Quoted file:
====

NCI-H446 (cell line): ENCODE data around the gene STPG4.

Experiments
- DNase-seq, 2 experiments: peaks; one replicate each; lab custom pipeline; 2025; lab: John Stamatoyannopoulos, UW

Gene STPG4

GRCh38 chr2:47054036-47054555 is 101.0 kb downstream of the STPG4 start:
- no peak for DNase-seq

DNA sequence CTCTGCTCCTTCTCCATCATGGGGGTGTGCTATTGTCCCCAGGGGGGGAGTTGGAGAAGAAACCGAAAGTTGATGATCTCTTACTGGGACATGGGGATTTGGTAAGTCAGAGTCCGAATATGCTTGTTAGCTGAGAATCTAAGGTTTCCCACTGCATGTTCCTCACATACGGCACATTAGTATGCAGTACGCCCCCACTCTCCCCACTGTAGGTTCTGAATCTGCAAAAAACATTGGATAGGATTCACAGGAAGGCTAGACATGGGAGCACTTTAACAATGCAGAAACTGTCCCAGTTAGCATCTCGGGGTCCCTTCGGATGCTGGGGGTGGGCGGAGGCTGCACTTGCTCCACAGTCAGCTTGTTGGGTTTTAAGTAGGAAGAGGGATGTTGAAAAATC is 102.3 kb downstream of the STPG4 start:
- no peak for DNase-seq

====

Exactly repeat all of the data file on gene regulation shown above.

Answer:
NCI-H446 (cell line): ENCODE data around the gene STPG4.

Experiments
- DNase-seq, 2 experiments: peaks; one replicate each; lab custom pipeline; 2025; lab: John Stamatoyannopoulos, UW

Gene STPG4

GRCh38 chr2:47054036-47054555 is 101.0 kb downstream of the STPG4 start:
- no peak for DNase-seq

DNA sequence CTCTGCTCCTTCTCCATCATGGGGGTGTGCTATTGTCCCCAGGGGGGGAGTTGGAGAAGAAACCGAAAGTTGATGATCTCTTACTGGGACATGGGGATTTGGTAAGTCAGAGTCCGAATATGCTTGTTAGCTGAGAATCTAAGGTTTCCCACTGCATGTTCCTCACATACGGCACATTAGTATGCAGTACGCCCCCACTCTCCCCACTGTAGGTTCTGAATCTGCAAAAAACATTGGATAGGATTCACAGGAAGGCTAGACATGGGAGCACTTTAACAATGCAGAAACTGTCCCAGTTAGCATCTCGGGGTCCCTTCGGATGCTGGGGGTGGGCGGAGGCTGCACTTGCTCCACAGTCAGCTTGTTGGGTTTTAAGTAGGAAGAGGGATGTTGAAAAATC is 102.3 kb downstream of the STPG4 start:
- no peak for DNase-seq